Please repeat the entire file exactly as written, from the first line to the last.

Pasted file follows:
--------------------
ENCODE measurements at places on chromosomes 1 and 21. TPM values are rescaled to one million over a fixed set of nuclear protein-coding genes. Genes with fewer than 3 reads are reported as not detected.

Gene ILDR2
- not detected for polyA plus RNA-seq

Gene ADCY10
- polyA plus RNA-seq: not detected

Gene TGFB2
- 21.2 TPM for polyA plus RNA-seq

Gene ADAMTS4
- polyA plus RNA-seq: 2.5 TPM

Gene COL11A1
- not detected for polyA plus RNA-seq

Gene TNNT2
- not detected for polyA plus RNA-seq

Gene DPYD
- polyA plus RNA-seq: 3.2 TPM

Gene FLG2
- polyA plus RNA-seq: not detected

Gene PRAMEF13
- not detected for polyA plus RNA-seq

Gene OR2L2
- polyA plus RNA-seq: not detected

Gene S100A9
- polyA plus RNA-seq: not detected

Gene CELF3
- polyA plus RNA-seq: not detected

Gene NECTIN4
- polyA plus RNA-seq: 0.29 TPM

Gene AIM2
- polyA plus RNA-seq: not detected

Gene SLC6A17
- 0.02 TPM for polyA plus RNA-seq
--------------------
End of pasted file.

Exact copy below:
ENCODE measurements at places on chromosomes 1 and 21. TPM values are rescaled to one million over a fixed set of nuclear protein-coding genes. Genes with fewer than 3 reads are reported as not detected.

Gene ILDR2
- not detected for polyA plus RNA-seq

Gene ADCY10
- polyA plus RNA-seq: not detected

Gene TGFB2
- 21.2 TPM for polyA plus RNA-seq

Gene ADAMTS4
- polyA plus RNA-seq: 2.5 TPM

Gene COL11A1
- not detected for polyA plus RNA-seq

Gene TNNT2
- not detected for polyA plus RNA-seq

Gene DPYD
- polyA plus RNA-seq: 3.2 TPM

Gene FLG2
- polyA plus RNA-seq: not detected

Gene PRAMEF13
- not detected for polyA plus RNA-seq

Gene OR2L2
- polyA plus RNA-seq: not detected

Gene S100A9
- polyA plus RNA-seq: not detected

Gene CELF3
- polyA plus RNA-seq: not detected

Gene NECTIN4
- polyA plus RNA-seq: 0.29 TPM

Gene AIM2
- polyA plus RNA-seq: not detected

Gene SLC6A17
- 0.02 TPM for polyA plus RNA-seq